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Case: 18-20157 Document: 00515097312 Page: 1 Date Filed: 08/29/2019 IN THE UNITED STATES COURT OF APPEALS FOR THE FIFTH CIRCUIT United States Court of Appeals Fifth Circuit No. 18-20157 CHRISTINA ROMERO; GARY ADAN CRUZ, SR. FILED August 29, 2019 Lyle W. Cayce Clerk Plaintiffs - Appellant v. AMANDA BROWN; NICOLE MOUTON; ROLAND BENAVIDES; ROBERT RUIZ; CITY OF HOUSTON; DOES ONE THROUGH TEN Defendants - Appellees Appeal from the United States District Court for the Southern District of Texas Before KING, HIGGINSON, and COSTA, Circuit Judges. GREGG COSTA, Circuit Judge: Christina Romero and Gary Adan Cruz are the parents of seven children. The Texas Department of Family and Protective Services received information that Cruz was abusing Romero. It ordered Cruz to move away from the apartment where Romero and their children lived. He complied. More than a month later, a social worker and other officials seized all seven children from Romero and put them in foster care homes. The seizures occurred in the middle of the day without a court order. The next day a state court judge found no justification for the removal and ordered the immediate return of the children to both parents. Case: 18-20157 Document: 00515097312 Page: 2 Date Filed: 08/29/2019 No. 18-20157 The parents allege violations of their due process rights. We conclude that the complaint does not allege a violation of clearly established substantive due process rights because there was an ongoing investigation into domestic violence and the removal lasted only 24 hours. But the removal did violate clearly established procedural due process rights because there was neither a court order nor exigent circumstances to support the social worker’s taking the children from their mother. I. A. The following is what Plaintiffs say happened. At the pleading stage, we only have their side of the story and must accept it as true. Bosarge v. Miss. Bureau of Narcotics, 796 F.3d 435, 439 (5th Cir. 2015). Romero lived with Cruz and their seven children in a small apartment in Houston. The first allegation that Cruz engaged in domestic violence against Romero came in 2014. Then, in fall 2015, their six-year-old daughter told her school counselor that Cruz punched and “body slammed” Romero. Family and Protective Services opened an investigation and sent an investigator to the apartment. The parents allege that the investigator could “easily verify” the allegations were untrue, and the investigator did not contact any law enforcement officials at that time. But early the next year, the agency ordered Cruz to move out of the apartment and enroll in parenting, domestic violence, and anger management classes. Cruz continued to contest the allegations but complied with the agency’s requests. Shortly after the investigator’s visit, the case was transferred to social worker Amanda Brown. In March 2016, Brown conducted another home visit to Romero’s apartment, apparently at the direction of her supervisor, Nicole Mouton. From the start, Brown spoke “disparagingly” of Romero’s financial condition and told Romero she needed to make more money. Romero tried to 2 Case: 18-20157 Document: 00515097312 Page: 3 Date Filed: 08/29/2019 No. 18-20157 explain that Cruz’s moving out worsened the family’s money troubles. Brown replied, “That’s not my problem. That’s more your problem,” and suggested Cruz may never be allowed to return. She also criticized Romero for sometimes having her 15-year-old son babysit the younger children instead of sending them to daycare. Romero explained that she worried about the quality of daycare and that she could not afford it. Brown “sneered” at Romero, said Family and Protective Services could help cover childcare costs, and “appeared upset” that Romero questioned her recommendations. Brown spent the remainder of the home visit sitting at the kitchen table using her cellphone. This prompted Romero to say to her, “You are not doing your job. You are just sitting here playing on your phone.” Romero told Brown she wanted to file a complaint with Brown’s supervisor about that behavior. Brown “became visibly enraged, and abruptly terminated the visit.” Romero heard nothing from Brown the remainder of the day. The next morning, around 11:00, Brown and two policer officers, Roland Benavides and Robert Ruiz, surrounded Romero’s vehicle in the parking lot of the apartment complex. Romero was returning to her apartment with her onemonth old baby and two toddlers. Brown and the officers seized all three children. They did not have a court order. Brown threatened Romero with arrest unless she signed a Notice of Removal. About an hour later, a Family and Protective Services employee seized Romero’s other four children at school. There was no court order to take these children either. All seven children were placed in foster care homes and spent the night away from their mother. The following day, a state court hearing was held to determine if the warrantless removal was justified. See TEX. FAMILY CODE §§ 262.104, 106 (2017) (requiring such a hearing for a removal without court order). The judge found no evidence of physical abuse, malnourishment, or medical neglect. The 3 Case: 18-20157 Document: 00515097312 Page: 4 Date Filed: 08/29/2019 No. 18-20157 judge rebuked Brown for “remov[ing the] children without a Court Order in the middle of the day” even though there was enough time to obtain a court order. The court ordered the children returned home and allowed Cruz to return home as well. The children were reunited with their parents that day. B. The parents filed suit alleging that Brown, Mouton, the police officers, and the City of Houston violated their Fourteenth Amendment due process rights. All defendants moved for dismissal, which the district court granted. The court held that a violation of the right to family integrity was not clearly established in the context of a social worker investigation, entitling both Brown and Mouton to qualified immunity. And it found no authority to support the claim against the police officers. The court also dismissed all claims against the city for failure to sufficiently allege municipal liability under section 1983. II. We review a dismissal on the pleadings de novo. In re ATP Oil & Gas Corp., 888 F.3d 122, 125–26 (5th Cir. 2018) (quotation omitted). Allegations against defendants who enjoy qualified immunity must overcome that protection, which “gives government officials breathing room to make reasonable but mistaken judgments about open legal questions.” Ashcroft v. al-Kidd, 563 U.S. 731, 743 (2011). Qualified immunity at the pleading stage raises two questions. First, does the complaint allege a constitutional violation? If so, was the violation clearly established so that the government official would have known she was violating the law? Turner v. Lieutenant Driver, 848 F.3d 678, 685 (5th Cir. 2017). Because the complaint focuses on social worker Brown, we will first address whether Plaintiffs have alleged that she violated the parents’ clearly established due process rights. 4 Case: 18-20157 Document: 00515097312 Page: 5 Date Filed: 08/29/2019 No. 18-20157 A. “The rights to conceive and to raise one’s children have been deemed essential, basic civil rights of man, and rights far more precious than property rights.” Stanley v. Illinois, 405 U.S. 645, 651 (1972) (cleaned up). Indeed, a parents’ right to “care, custody, and control of their children” is “perhaps the oldest of the fundamental liberty interests recognized by [the Supreme] Court.” Troxel v. Granville, 530 U.S. 57, 65 (2000) (plurality opinion); see also Pierce v. Society of Sisters, 268 U.S. 510, 534–35 (1925); Meyer v. Nebraska, 262 U.S. 390, 400–01 (1923). Because a parent’s custody and control of her children is a fundamental liberty interest, the government may violate substantive due process when it takes away that right. See Moore v. City of East Cleveland, 431 U.S. 494, 498– 500, 503 (1977); Troxel, 530 U.S. at 65, 72–73; Morris v. Dearborne, 181 F.3d 657, 665 (5th Cir. 1999). Yet as strong as the “right of the family to remain together without the coercive interference of the awesome power of the state” is, the state also has a strong interest in preventing child abuse. Hodorowski v. Ray, 844 F.2d 1210, 1216 (5th Cir. 1988) (quoting Duchesne v. Sugarman, 566 F.2d 817, 825 (2d Cir. 1977)). So in a substantive due process analysis, “[t]he right to family integrity must be balanced against the state’s interests in protecting the health, safety, and welfare of children.” Wooley v. Baton Rouge, 211 F.3d 913, 924 (5th Cir. 2000). A balancing test is difficult terrain for a party having to prove a clear violation of the law. Id. at 671; see also Hodorowski v. Ray, 844 F.2d 1210, 1217 (5th Cir. 1988) (recognizing the “unsuitability of such a general right [to family integrity] to fix liability in particularized circumstances”). We analyze whether a claim alleges a clearly established violation of the right to familial association by “placing [the claim], on a case by case basis, along a continuum between the state’s clear interest in protecting children and a family’s clear 5 Case: 18-20157 Document: 00515097312 Page: 6 Date Filed: 08/29/2019 No. 18-20157 interest in privacy.” Morris, 181 F.3d at 671. If the facts of the case “place it in the center of the continuum,” meaning the state’s and family’s interests overlap, the right to family integrity is considered too “nebulous” to find a clearly established violation. Id. If, on the other hand, the case is “squarely on the end of the continuum where the state’s interest is negligible and where the family privacy right is well developed in jurisprudence from this circuit and the Supreme Court,” qualified immunity is not a defense. Id. Defeating immunity for a family integrity claim thus “hinges, in large part, upon the degree of fit between the facts of this case” and our prior opinions. Id.; see also Hodorowski, 844 F.2d at 1217 (recognizing the “unsuitability of such a general right [to family integrity] to fix liability in particularized circumstances”). That fit is lacking here. Two features of this case are absent from any of our child removal cases finding a substantive due process violation: a pending investigation into domestic violence and a removal lasting only one day. Because the substantive due process inquiry becomes a clash of two vital interests when the state removes a child as part of a domestic violence investigation, it is not surprising that we have never found a clearly established violation of the right to family integrity in that context. In fact, we have never found such a violation in any case against a child welfare worker. See, e.g., Kiser v. Garrett, 67 F.3d 1166, 1173 (5th Cir. 1995); Hodorowski, 844 F.2d at 1217 (both rejecting liability for social workers involved in the temporary removal of children when there was an ongoing investigation); Hall v. Dixon, No. H-09-2611, 2010 WL 3909515 (S.D. Tex. Sept. 30, 2010) (Rosenthal, J.) (observing that the Fifth Circuit “has found violations of clearly established law only when state employees who are not social workers have acted to separate children from their families without evidence of harm to the child”). In finding violations of clearly established law when a teacher or police 6 Case: 18-20157 Document: 00515097312 Page: 7 Date Filed: 08/29/2019 No. 18-20157 officer played a role in the removal of a child, we distinguished their relatively smaller role in “ferret[ing] out possible instances of abuse” from that of child welfare officials for whom that is the paramount concern. Morris v. Dearborne, 181 F.3d 657, 671 (5th Cir. 1999) (denying qualified immunity to teacher who reported alleged abuse); see also Wooley, 211 F.3d at 924 (denying qualified immunity to police officers who removed a child without a court order). To be sure, the interest in preventing child abuse was attenuated in this case despite the pending investigation. No one had alleged that Cruz had assaulted the children, and he was no longer residing in the apartment. See Wooley, 211 F.3d at 924 (noting that “cases in which the state’s interest has blurred the existence of a family’s rights uniformly have involved removal of children by social workers . . . where there were allegations of abuse”). That means the state’s interest was much less than it was in cases with allegations of ongoing abuse of children. Still, the state’s interest in protecting Romero’s children was not eliminated. extremely violent conduct. The child’s allegation against Cruz relayed Spousal abuse is an indicator of child abuse. See CHILD ABUSE & NEGLECT: RISK AND PROTECTIVE FACTORS, CTR. FOR DISEASE CONTROL & PREVENTION (listing “intimate partner violence” as a risk factor for child abuse and neglect). So the open investigation into domestic violence factors into the substantive due process balancing. One other aspect of this case confirms that it ends up in the nebulous zone of the substantive due process continuum. Foundational family integrity cases “involved the state’s attempt to sever permanently the parent-child relationship.” Hodorowoski, 844 F.2d at 1217 (emphasis in original) (citing Santosky v. Kramer, 455 U.S. 745 (1982); Stanley v. Illinois, 405 U.S. 645 (1972)). Cases since have found clear violations of substantive due process only when the removal measured in months or years. See Wooley, 211 F.3d at 918 (finding violation when mother lost custody of her child for approximately 7 Case: 18-20157 Document: 00515097312 Page: 8 Date Filed: 08/29/2019 No. 18-20157 three months); Morris, 181 F.3d at 671 (finding violation when child was placed in foster care for three years and cut off from all contact with her father during that time) Although the state’s taking children for any amount of time is a serious encroachment on a parent’s fundamental right, the one-day removal of Romero’s children is a much less substantial interference with the right to control a child’s upbringing than these far lengthier removals. See Hodorowski, 844 F.2d at 1217 (finding that the “temporary” nature of a removal was “alone [] sufficient to prevent us from concluding that appellants’ conduct violated clearly established law”). Combine that with the role of a child welfare officer who had a pending investigation into domestic violence, and there is not a similar case finding substantive due process liability. As a result, qualified immunity protects Brown from the substantive due process claim. B. The Due Process Clause does not just provide parents with substantive protection from interference with their liberty interest in the care, custody, and management of their children. It also requires that the state follow certain procedures before encroaching on those parental rights. Santosky v. Kramer; 455 U.S. 745, 753–54 (1982); Stanley v. Illinois, 405 U.S. 645, 658 (1972); Gates v. Tex. Dep’t of Protective & Regulatory Servs., 537 F.3d 404, 435 (5th Cir. 2008). And importantly for the qualified immunity analysis, unlike the fuzzy continuum that governs substantive due process in this area, there are bright lines when it comes to the procedural safeguards. The rule is this: A child cannot be removed “without a court order or exigent circumstances.” Gates, 537 F.3d at 434. This is the same standard that governs a child’s Fourth Amendment claim for being removed from the family. Id. at 345. Gates followed other circuits that had “equated the procedures required under the Fourteenth Amendment with those required 8 Case: 18-20157 Document: 00515097312 Page: 9 Date Filed: 08/29/2019 No. 18-20157 under the Fourth Amendment for searches and seizures related to child abuse investigations.” Id. at 435 (citing Doe v. Kearney, 329 F.3d 1286 (11th Cir. 2003); Wallis v. Spencer, 202 F.3d 1126 (9th Cir. 2000); Tenenbaum v. Williams, 193 F.3d 581 (2d Cir. 1999)). With Gates on the books, we later held that a procedural due process claim overcame qualified immunity at the summary judgment stage because evidence would allow a jury to find that children were seized without court approval or an emergency. Wernecke v. Garcia, 591 F.3d 386, 391 n.7 (5th Cir. 2009). 1 It is thus clearly established that a court order or exigency is the predeprivation process that is due when social workers remove a child. 2 Gates, 537 F.3d at 434; Wernecke, 591 F.3d at 391 n.7. The complaint alleges that neither a court order nor exigent circumstances existed when Brown seized Plaintiffs’ seven children. It is undisputed that Brown did not obtain a court order. Nor was there reason to believe that the children were “in imminent danger of physical or sexual abuse” if they were not immediately removed. Gates, 537 F.3d at 429. Cruz had been accused only of spousal abuse, had left the apartment weeks earlier, and there were no reports that he had attempted to return. Indeed, Defendants do not even try to argue that there was an emergency related to the children’s safety. Brown contends that Wernecke’s decision not to “conduct a separate analysis of the Werneckes’ Fourteenth Amendment claims” means that it was rejecting the possibility of the parents’ procedural due process claim. That ignores what the court did: It remanded to allow the due process claim, just like the children’s Fourth Amendment claim, to continue past the summary judgment stage. 591 F.3d at 391 n.7. There was no need to conduct a separate due process analysis because under Gates the standard was the same as that governing the Fourth Amendment claim. Id. 2 When an exigency is the basis for the removal, a prompt postdeprivation hearing is required. Gates, 537 F.3d at 435 (finding no due process violation because exigent circumstances supported the removal of the children and a hearing was held the day after the seizure); Martin v. Tex. Dep’t of Protective & Regulatory Servs., 405 F. Supp. 2d 775, 790 (S.D. Tex. 2005) (finding no procedural due process violation because the child was removed based on allegations of sexual abuse and parents received a hearing within 24 hours). 1 9 Case: 18-20157 Document: 00515097312 Page: 10 Date Filed: 08/29/2019 No. 18-20157 They instead suggest that “the distressing state of Plaintiffs’ home” created such an urgency that the children needed to be removed before a court order could be obtained. But we have previously rejected the notion that a “merely cluttered” home poses an imminent danger to children justifying a warrantless removal. Wernecke, 591 F.3d at 400–01. And Plaintiffs have more than just their own version of events to rely on. The ruling of the state judge, finding no exigency to justify the removal and immediately returning the children to both parents, lends further support to a procedural due process claim under the clearly established Gates standard. Defendants’ primary pushback on the procedural due process claim is to argue that when there is a claim grounded in a specific constitutional provision like the Fourth Amendment, the Due Process Clause should not offer separate protection from the same conduct. See Albright v. Oliver, 510 U.S. 266 (1994). But Albright refers to explicit textual sources of constitutional protection displacing “the more generalized notion of ‘substantive due process.’” 3 Id. at 273 (quoting Graham v. Connor, 490 U.S. 386, 395 (1989)); cf. Morris, 181 F.3d at 676 (Jolly, J., concurring) (arguing that, under Graham, “an analysis under the procedural due process doctrine should preempt our consideration of the plaintiffs’ claim under the doctrine of substantive due process”). Here the apparent overlap is between the Fourth Amendment and procedural due process. The larger point, however, is that there is no overlap. The ones who are seized, the children, may assert a Fourth Amendment claim (brought on This principle shows why another of Brown’s suggestions—that child removal claims are only governed by substantive due process and not procedural due process—gets things backwards. As Judge Higginson’s concurring opinion points out, if anything procedural due process should be the primary source of protection. Concur. Op. (citing Morris, 181 F.3d at 676 (Jolly, J., concurring)). We nonetheless also address substantive due process because the parties pressed that analysis and our cases have applied both substantive and procedural due process analysis to child removal cases. 3 10 Case: 18-20157 Document: 00515097312 Page: 11 Date Filed: 08/29/2019 No. 18-20157 their behalf by the parents). Gates, 537 F.3d at 427. The parents who lose control of their children may assert a due process right. Id. at 434. As a result, in child removal cases we have repeatedly allowed parents to vindicate their due process right to direct the upbringing of their children even when the same conduct supports a child’s Fourth Amendment claim. Id; Wernecke, 591 F.3d at 391 n.7; Wooley, 211 F.3d at 923–26. 4 For almost a decade before Brown took the seven children from their mother, social workers in this circuit have been on notice that they violate procedural due process when they remove children without a court order or exigent circumstances. Gates, 537 F.3d at 434. Because the complaint plausibly alleges that is what happened to Plaintiffs’ children, this claim against Brown will proceed past the pleading stage. III. What about the other defendants? Plaintiffs do not appeal the district court’s ruling that the complaint failed to sufficiently allege a policy or practice that could hold the City of Houston liable for its police officers’ involvement in the removal. Although Plaintiffs do appeal the dismissal of Brown’s supervisor (Mouton), reasoning similar to that warranting the city’s dismissal also supports her dismissal. A supervisor is liable under section 1983 if: “(1) [s]he affirmatively participates in the acts that cause the constitutional deprivation, or (2) [s]he implements unconstitutional policies that causally result in the Roe v. Tex. Dep’t of Protective & Regulatory Servs., 299 F.3d 395 (5th Cir. 2002), is not to the contrary. It was not a child removal case. Id. at 412 (distinguishing “the family association cases” in which “the social worker had removed the child from its family home”). Instead, the case involved unlawful entry into the home and a body cavity search of the child, and the parent could have refused consent to both actions. Id. at 411-12. Both the parent and child thus had Fourth Amendment claims. Id.; see also Gates, 537 F.3d at 419 (considering parents’ Fourth Amendment claim based on social workers “entry into the home” as the parents had a privacy interest in the home). 4 11 Case: 18-20157 Document: 00515097312 Page: 12 Date Filed: 08/29/2019 No. 18-20157 constitutional injury.” Gates, 537 F.3d at 435. The latter policy-focused inquiry is akin to the standard for municipal liability. Rios v. City of Del Rio, Tex., 444 F.3d 417, 426 (5th Cir. 2006). That is, for a supervisor to act with “deliberate indifference,” she must usually know about a “pattern of similar violations.” Id. at 427 (quoting Johnson v. Deep East Texas Regional Narcotics, 379 F.3d 293, 309 (5th Cir. 2004)). There is no such allegation. Nor are there other allegations sufficient to establish deliberate indifference. As for actual involvement, there are only general allegations that Mouton “approved the unlawful seizure” and worked with Brown “to execute a coordinated removal of the children.” Such conclusory allegations are not enough. Iqbal, 556 U.S. at 678. That leaves the allegations against the two police officers who helped Brown remove the three young children from Romero’s vehicle. Those allegations do not establish that the officers violated clearly established law. Officers assisting social workers in the removal of children may “reasonably rely on [the child welfare agency’s] assessment of the situation.” Gates, 537 F.3d at 431. There is no general obligation of officers to “cross-examine” other officials they are assisting about the justification for the law enforcement action. Id. (quoting United States v. Robinson, 536 F.2d 1298, 1299 (9th Cir. 1976)). The officer’s reliance on Brown was not clearly unreasonable. Brown had prepared a notice of removal, had visited the home the day before, and there was a pending investigation into domestic violence. There is no indication that the officers had reason to believe that Brown or her agency had “made unconstitutional decisions to remove children in the past.” Id. These objective bases for relying on Brown about the need to remove the children overcome the conclusory, uncertain, and likely implausible allegation that Brown may have told the officers that there was no emergency to justify the removal. Given all 12 Case: 18-20157 Document: 00515097312 Page: 13 Date Filed: 08/29/2019 No. 18-20157 the circumstances, we cannot say that all reasonable officers would have viewed assisting Brown as an unlawful act. Officers Benavides and Ruiz are entitled to qualified immunity. *** The judgment of the district court is AFFIRMED IN PART and REVERSED IN PART. The procedural due process claim against Brown is REMANDED for further proceedings in which Brown will be able to tell her side of the story. 13 Case: 18-20157 Document: 00515097312 Page: 14 Date Filed: 08/29/2019 No. 18-20157 STEPHEN A. HIGGINSON, Circuit Judge, concurring: I concur fully in the majority opinion’s procedural due process analysis. I write separately only to note that I would not address substantive due process as a distinct cause of action here. See Morris v. Dearborne, 181 F.3d 657, 675 (5th Cir. 1999) (Jolly, J., concurring). In similar contexts, the Supreme Court has recognized that the Fourteenth Amendment protects the fundamental liberty interest of parents in the care and custody of their children and then outlined the procedural due process required before depriving parents of that right. See Santosky v. Kramer, 455 U.S. 745, 753–54 (1982); Stanley v. Illinois, 405 U.S. 645, 650–51 (1972). We followed this approach in Wooley v. Baton Rouge, 211 F.3d 913, 923–24 (5th Cir. 2000), and Gates v. Tex. Dep’t of Protective & Regulatory Servs., 537 F.3d 404, 434 (5th Cir. 2008). In Wooley, we explained that “a child’s right to family integrity is concomitant to that of a parent” and considered “the nature of the process due [the child] before depriving him of that right.” 211 F.3d at 923–24. We held that removing a child from the custody of his mother absent judicial authorization or a threat to the child’s safety violated the “clearly established right” of mother and child “to maintain their relationship free from interference by state actors.” Id. at 924. We further clarified the constitutional standard for child removals in Gates, 537 F.3d at 429, 434–35, and Wernecke v. Garcia, 591 F.3d 386, 400–01 (5th Cir. 2009). Under Wooley, Gates, and Wernecke, the plaintiffs have alleged a violation of their clearly established Fourteenth Amendment rights. 14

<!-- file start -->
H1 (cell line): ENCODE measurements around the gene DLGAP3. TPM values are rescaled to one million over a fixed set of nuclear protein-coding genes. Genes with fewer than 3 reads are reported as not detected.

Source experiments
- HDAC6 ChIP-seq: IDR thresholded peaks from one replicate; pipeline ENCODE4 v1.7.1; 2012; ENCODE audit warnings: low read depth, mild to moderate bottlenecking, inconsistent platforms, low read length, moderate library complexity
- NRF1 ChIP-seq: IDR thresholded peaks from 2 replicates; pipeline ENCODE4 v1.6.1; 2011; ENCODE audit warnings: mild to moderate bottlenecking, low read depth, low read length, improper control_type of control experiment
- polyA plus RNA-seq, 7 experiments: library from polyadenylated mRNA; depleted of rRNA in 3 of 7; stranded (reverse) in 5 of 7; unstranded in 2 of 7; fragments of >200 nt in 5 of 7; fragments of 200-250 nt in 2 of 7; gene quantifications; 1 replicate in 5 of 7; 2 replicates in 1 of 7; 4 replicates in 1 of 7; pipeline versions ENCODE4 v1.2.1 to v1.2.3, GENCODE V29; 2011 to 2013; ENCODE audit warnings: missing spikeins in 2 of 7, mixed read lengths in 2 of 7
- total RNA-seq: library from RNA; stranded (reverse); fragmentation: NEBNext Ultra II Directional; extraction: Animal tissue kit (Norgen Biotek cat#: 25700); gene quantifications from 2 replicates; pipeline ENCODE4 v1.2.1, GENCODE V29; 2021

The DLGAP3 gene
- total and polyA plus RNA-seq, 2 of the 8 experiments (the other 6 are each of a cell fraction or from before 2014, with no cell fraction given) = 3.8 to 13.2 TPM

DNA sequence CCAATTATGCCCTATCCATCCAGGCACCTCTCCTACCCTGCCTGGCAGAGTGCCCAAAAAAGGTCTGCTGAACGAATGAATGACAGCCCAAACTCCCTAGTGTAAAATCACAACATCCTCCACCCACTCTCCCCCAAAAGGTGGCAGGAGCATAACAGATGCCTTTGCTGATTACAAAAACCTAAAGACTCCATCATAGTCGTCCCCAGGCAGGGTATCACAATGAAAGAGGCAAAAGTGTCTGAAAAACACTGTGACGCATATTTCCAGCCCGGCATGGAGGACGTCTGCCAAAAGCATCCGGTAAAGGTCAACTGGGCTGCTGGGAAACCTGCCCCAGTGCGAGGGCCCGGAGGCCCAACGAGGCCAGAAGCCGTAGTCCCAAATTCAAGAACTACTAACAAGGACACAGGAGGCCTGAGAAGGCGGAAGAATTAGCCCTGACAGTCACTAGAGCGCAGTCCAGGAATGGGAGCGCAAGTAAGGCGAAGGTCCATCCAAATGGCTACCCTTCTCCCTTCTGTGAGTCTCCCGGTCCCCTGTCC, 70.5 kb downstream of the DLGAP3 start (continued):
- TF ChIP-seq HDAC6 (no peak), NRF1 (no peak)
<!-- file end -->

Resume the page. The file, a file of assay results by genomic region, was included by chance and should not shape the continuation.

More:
Primary Holding
The complaint did not allege a violation of clearly established substantive due process rights, but did allege the violation of clearly established procedural due process rights when a social worker and others removed children from their mother without a court order or exigent circumstances.